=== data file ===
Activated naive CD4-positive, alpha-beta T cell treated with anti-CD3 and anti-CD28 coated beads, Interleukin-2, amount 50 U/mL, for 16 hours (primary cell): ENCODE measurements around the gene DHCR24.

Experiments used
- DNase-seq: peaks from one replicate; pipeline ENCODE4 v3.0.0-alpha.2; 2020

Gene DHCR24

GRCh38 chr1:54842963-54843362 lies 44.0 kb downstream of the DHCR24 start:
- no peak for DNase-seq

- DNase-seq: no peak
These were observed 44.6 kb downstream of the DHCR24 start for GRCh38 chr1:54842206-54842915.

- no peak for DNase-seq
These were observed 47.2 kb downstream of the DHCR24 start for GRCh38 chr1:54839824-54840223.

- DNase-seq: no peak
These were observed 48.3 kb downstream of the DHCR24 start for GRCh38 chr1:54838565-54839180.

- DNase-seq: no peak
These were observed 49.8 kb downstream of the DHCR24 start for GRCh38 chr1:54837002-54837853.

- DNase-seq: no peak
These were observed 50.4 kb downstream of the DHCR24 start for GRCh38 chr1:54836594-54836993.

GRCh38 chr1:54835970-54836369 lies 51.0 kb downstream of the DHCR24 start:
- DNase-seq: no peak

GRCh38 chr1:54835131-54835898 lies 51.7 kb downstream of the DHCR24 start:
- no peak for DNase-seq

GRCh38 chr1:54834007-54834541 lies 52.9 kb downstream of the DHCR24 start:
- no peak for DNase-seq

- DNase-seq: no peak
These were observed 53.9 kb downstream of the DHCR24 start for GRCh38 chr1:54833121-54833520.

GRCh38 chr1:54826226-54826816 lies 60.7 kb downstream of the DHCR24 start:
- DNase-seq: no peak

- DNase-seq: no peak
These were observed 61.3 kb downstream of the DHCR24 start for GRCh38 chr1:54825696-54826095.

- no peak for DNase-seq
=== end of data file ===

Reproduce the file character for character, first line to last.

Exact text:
Activated naive CD4-positive, alpha-beta T cell treated with anti-CD3 and anti-CD28 coated beads, Interleukin-2, amount 50 U/mL, for 16 hours (primary cell): ENCODE measurements around the gene DHCR24.

Experiments used
- DNase-seq: peaks from one replicate; pipeline ENCODE4 v3.0.0-alpha.2; 2020

Gene DHCR24

GRCh38 chr1:54842963-54843362 lies 44.0 kb downstream of the DHCR24 start:
- no peak for DNase-seq

- DNase-seq: no peak
These were observed 44.6 kb downstream of the DHCR24 start for GRCh38 chr1:54842206-54842915.

- no peak for DNase-seq
These were observed 47.2 kb downstream of the DHCR24 start for GRCh38 chr1:54839824-54840223.

- DNase-seq: no peak
These were observed 48.3 kb downstream of the DHCR24 start for GRCh38 chr1:54838565-54839180.

- DNase-seq: no peak
These were observed 49.8 kb downstream of the DHCR24 start for GRCh38 chr1:54837002-54837853.

- DNase-seq: no peak
These were observed 50.4 kb downstream of the DHCR24 start for GRCh38 chr1:54836594-54836993.

GRCh38 chr1:54835970-54836369 lies 51.0 kb downstream of the DHCR24 start:
- DNase-seq: no peak

GRCh38 chr1:54835131-54835898 lies 51.7 kb downstream of the DHCR24 start:
- no peak for DNase-seq

GRCh38 chr1:54834007-54834541 lies 52.9 kb downstream of the DHCR24 start:
- no peak for DNase-seq

- DNase-seq: no peak
These were observed 53.9 kb downstream of the DHCR24 start for GRCh38 chr1:54833121-54833520.

GRCh38 chr1:54826226-54826816 lies 60.7 kb downstream of the DHCR24 start:
- DNase-seq: no peak

- DNase-seq: no peak
These were observed 61.3 kb downstream of the DHCR24 start for GRCh38 chr1:54825696-54826095.

- no peak for DNase-seq